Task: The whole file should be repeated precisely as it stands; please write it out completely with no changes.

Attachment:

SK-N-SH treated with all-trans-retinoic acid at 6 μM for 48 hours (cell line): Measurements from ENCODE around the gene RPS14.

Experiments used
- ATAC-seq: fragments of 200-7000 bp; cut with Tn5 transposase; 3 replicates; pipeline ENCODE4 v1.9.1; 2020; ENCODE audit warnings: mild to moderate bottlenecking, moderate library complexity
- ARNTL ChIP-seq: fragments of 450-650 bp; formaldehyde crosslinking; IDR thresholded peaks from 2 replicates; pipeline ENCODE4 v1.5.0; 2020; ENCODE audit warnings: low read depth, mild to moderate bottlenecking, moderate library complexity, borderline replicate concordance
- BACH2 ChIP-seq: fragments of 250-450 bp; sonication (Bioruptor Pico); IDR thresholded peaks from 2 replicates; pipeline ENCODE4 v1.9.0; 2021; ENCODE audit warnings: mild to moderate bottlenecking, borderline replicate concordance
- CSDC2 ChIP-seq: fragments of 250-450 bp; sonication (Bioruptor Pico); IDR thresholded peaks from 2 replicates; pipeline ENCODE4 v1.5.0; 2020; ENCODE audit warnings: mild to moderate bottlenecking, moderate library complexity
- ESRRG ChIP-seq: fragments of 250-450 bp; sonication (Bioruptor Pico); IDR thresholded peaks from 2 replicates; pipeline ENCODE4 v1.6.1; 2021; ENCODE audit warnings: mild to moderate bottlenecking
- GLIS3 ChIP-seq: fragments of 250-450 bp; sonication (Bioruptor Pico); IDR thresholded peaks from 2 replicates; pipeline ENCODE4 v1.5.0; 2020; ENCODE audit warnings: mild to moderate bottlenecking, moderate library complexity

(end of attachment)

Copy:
SK-N-SH treated with all-trans-retinoic acid at 6 μM for 48 hours (cell line): Measurements from ENCODE around the gene RPS14.

Experiments used
- ATAC-seq: fragments of 200-7000 bp; cut with Tn5 transposase; 3 replicates; pipeline ENCODE4 v1.9.1; 2020; ENCODE audit warnings: mild to moderate bottlenecking, moderate library complexity
- ARNTL ChIP-seq: fragments of 450-650 bp; formaldehyde crosslinking; IDR thresholded peaks from 2 replicates; pipeline ENCODE4 v1.5.0; 2020; ENCODE audit warnings: low read depth, mild to moderate bottlenecking, moderate library complexity, borderline replicate concordance
- BACH2 ChIP-seq: fragments of 250-450 bp; sonication (Bioruptor Pico); IDR thresholded peaks from 2 replicates; pipeline ENCODE4 v1.9.0; 2021; ENCODE audit warnings: mild to moderate bottlenecking, borderline replicate concordance
- CSDC2 ChIP-seq: fragments of 250-450 bp; sonication (Bioruptor Pico); IDR thresholded peaks from 2 replicates; pipeline ENCODE4 v1.5.0; 2020; ENCODE audit warnings: mild to moderate bottlenecking, moderate library complexity
- ESRRG ChIP-seq: fragments of 250-450 bp; sonication (Bioruptor Pico); IDR thresholded peaks from 2 replicates; pipeline ENCODE4 v1.6.1; 2021; ENCODE audit warnings: mild to moderate bottlenecking
- GLIS3 ChIP-seq: fragments of 250-450 bp; sonication (Bioruptor Pico); IDR thresholded peaks from 2 replicates; pipeline ENCODE4 v1.5.0; 2020; ENCODE audit warnings: mild to moderate bottlenecking, moderate library complexity